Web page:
A perspective on pay at the top

From an economic standpoint, the casino industry is much the same as it was in 2009 as the impact of the recession has been deeper and the recovery slower than most analysts expected. Consumer discretionary spending has been significantly down for most of 2010 and as a result, the gaming industry continued to experience little or no growth.

True, companies such as Las Vegas Sands and Wynn Resorts that have a presence in Macau and other Asian markets have fared much better than those that operate solely in the United States or Europe; still, gaming CEOs across the spectrum have had enormous pressure heaped on them from all directions, be it customer, shareholder, employee or government. Although in a difficult spot, our annual survey of gaming CEO performance shows that some leaders performed very well under the pressure, while others have buckled. Indeed, 2010 saw a lot of CEO turnover, with seven CEOs leaving corner suites; some on their own, such as TJ Matthews at IGT, while others were forced out, like Dan Lee at Pinnacle Entertainment.

Our annual review of gaming CEOs compared 2010 compensation in relation to stock performance, EBITDA growth and market capitalization over a three year period. The results are expressed in our HVS Value Index which reveals whether each CEO was over or underpaid.

For the second straight year, Full House CEO Andre Hilliou emerged at the top of the list with an HVS Value Index of 211, (100 is the average). In other words, Hilliou was underpaid by 111 percent or nearly $639,000. On another positive performance note, 24 gaming stocks increased in price in 2010 versus 2009, compared to 13 stocks that improved from 2009 versus 2008.


The average base salary for the peer group was $689,000, slightly lower than the prior year’s average at $704,000. Six gaming CEOs were paid a base salary of over $1 million, with Steve Wynn leading the way at $2.95 million. The average bonus increased substantially over last year from $600,000 to $1.06 million. We believe this is a sign that some companies outperformed their peers and/or performance targets were significantly decreased from the previous year. Eight gaming CEOs received no bonus in 2010, a decrease from 11 in 2009. Steve Wynn ranked first in bonus pay at $10.1 million and MGM’s James Murren and Las Vegas Sand’s Sheldon Alderson had bonuses of $5.6 and $5.1 million, respectively.


Long-term incentives, which were primarily granted in the form of restricted stock grants and stock options, increased to an average of $1.6 million from $1.2 million the previous year. Stock values increased with larger number of shares granted and increased volatility (we used the Black-Scholes Valuation Method for stock options). Although most of these incentive plans are programmed years in advance, it was interesting to see CEOs taking less salary in favor of incentive pay. Lorne Weil, CEO of Scientific Games Corporation, received the largest long-term incentive package valued at $14.3 million, while five CEO’s received nothing in the form of long-term incentives.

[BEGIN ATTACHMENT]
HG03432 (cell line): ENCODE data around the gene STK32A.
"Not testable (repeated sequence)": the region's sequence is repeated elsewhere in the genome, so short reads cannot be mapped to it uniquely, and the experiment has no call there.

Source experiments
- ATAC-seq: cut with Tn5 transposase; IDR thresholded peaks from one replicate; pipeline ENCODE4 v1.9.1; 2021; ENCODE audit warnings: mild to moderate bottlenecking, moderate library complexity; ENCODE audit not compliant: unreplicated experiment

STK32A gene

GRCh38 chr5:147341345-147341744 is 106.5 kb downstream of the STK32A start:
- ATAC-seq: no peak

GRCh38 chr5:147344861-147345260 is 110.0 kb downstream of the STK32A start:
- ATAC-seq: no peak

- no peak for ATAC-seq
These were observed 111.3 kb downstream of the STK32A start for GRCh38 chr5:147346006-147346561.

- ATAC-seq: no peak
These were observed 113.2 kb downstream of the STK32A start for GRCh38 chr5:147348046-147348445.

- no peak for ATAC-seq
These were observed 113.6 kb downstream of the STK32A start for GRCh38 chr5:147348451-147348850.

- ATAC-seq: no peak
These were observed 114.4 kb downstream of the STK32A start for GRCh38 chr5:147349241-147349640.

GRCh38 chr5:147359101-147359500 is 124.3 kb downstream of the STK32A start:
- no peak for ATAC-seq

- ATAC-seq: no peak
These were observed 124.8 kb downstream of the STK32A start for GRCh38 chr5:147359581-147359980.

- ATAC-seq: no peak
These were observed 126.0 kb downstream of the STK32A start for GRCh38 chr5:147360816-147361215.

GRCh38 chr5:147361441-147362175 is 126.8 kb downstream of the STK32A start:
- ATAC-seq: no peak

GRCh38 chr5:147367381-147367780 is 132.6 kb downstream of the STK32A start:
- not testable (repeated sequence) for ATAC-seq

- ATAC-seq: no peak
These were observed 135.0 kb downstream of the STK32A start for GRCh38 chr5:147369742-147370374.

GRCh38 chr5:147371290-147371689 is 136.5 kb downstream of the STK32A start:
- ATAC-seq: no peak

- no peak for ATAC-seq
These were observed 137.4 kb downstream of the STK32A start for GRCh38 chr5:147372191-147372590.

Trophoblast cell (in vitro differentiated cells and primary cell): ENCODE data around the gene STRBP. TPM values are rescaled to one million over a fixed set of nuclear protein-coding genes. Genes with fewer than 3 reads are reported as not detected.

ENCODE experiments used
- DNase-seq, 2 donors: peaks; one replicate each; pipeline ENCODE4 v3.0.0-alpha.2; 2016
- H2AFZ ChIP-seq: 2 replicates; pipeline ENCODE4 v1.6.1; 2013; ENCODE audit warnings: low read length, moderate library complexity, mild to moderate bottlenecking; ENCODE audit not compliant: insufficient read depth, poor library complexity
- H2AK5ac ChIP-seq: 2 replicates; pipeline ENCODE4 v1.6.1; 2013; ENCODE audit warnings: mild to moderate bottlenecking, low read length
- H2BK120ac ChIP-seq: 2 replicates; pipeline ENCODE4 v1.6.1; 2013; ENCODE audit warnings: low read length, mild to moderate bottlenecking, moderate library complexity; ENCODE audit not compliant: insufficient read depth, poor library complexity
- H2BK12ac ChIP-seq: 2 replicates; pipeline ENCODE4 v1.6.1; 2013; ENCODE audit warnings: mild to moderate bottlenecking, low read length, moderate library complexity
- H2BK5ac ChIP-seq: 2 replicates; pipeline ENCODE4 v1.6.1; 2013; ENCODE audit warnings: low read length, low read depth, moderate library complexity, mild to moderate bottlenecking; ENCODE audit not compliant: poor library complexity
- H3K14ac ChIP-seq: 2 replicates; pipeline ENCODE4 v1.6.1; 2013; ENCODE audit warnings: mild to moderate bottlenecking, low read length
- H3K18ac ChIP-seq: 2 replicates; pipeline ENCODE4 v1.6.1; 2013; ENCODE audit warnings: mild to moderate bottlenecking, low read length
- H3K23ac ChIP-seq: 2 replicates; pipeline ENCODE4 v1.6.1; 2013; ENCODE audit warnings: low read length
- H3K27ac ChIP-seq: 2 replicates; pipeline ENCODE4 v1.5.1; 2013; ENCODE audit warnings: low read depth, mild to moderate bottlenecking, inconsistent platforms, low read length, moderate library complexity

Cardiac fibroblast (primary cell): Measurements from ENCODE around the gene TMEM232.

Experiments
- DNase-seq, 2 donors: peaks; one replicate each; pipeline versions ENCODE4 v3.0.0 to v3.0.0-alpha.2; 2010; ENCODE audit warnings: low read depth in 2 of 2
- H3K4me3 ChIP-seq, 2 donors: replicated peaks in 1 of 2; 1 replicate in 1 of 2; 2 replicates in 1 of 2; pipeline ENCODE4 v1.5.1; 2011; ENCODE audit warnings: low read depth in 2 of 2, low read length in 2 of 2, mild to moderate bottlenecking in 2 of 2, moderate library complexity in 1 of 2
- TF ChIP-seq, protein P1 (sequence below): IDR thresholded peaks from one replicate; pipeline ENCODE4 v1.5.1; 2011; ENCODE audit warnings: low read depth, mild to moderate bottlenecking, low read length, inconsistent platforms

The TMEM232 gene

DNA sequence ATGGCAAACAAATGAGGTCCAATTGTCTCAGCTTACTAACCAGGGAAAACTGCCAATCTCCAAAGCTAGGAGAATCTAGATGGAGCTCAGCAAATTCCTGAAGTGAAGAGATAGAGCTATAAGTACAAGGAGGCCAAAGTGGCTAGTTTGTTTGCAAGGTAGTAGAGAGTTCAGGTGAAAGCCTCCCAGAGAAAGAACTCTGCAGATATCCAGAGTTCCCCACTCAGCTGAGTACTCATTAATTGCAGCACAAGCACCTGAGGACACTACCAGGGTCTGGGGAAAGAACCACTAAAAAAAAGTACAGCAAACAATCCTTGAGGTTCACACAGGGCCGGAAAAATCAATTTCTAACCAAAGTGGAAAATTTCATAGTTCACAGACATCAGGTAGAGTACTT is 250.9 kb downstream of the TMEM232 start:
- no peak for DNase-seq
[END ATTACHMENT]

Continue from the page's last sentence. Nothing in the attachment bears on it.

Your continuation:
“Other” compensation was down in 2010 for the peer group at an average of $227,000 from $350,000 in 2009. We believe that most of this decrease is due to more transparent reporting and not a real decrease in overall pay.

At just over $3.6 million, total CEO compensation was up significantly over 2009, but still lower than prior years. As a great deal of CEO compensation is ultimately tied to stock price, many CEOs have equity that is severely underwater. To illustrate, the average market capitalization for a gaming company increased slightly in 2010 over 2009 levels from $2.4 billion to $2.8 billion but still significantly lower than the $5.0 billion level of 2007. Many analysts predict it will take a decade or more before a return to 2007 stock prices.


Nine of the Top Ten richest CEO’s were unchanged from last year. James Morgan of Daktronics joined the list and TJ Matthews dropped off. However, only three saw their stock holdings increase in value over last year, Carnival, Wynn and Bally Technologies. Steve Wynn regained his billionaire status in 2010 as Wynn’s stock performed 15.6 percent better than the peer group. Sheldon Adelson and Micky Arison are still the richest CEOs in gaming, although they switched places on the list. We predict that the most successful gaming CEO’s will be those who continue to adapt to the changing environment as well as maintain a global perspective. Macau, Singapore, Vietnam and other markets in the East will bring the spotlight back to the gaming industry.

Data collection and analysis for this article was contributed by Kendra Sutherland.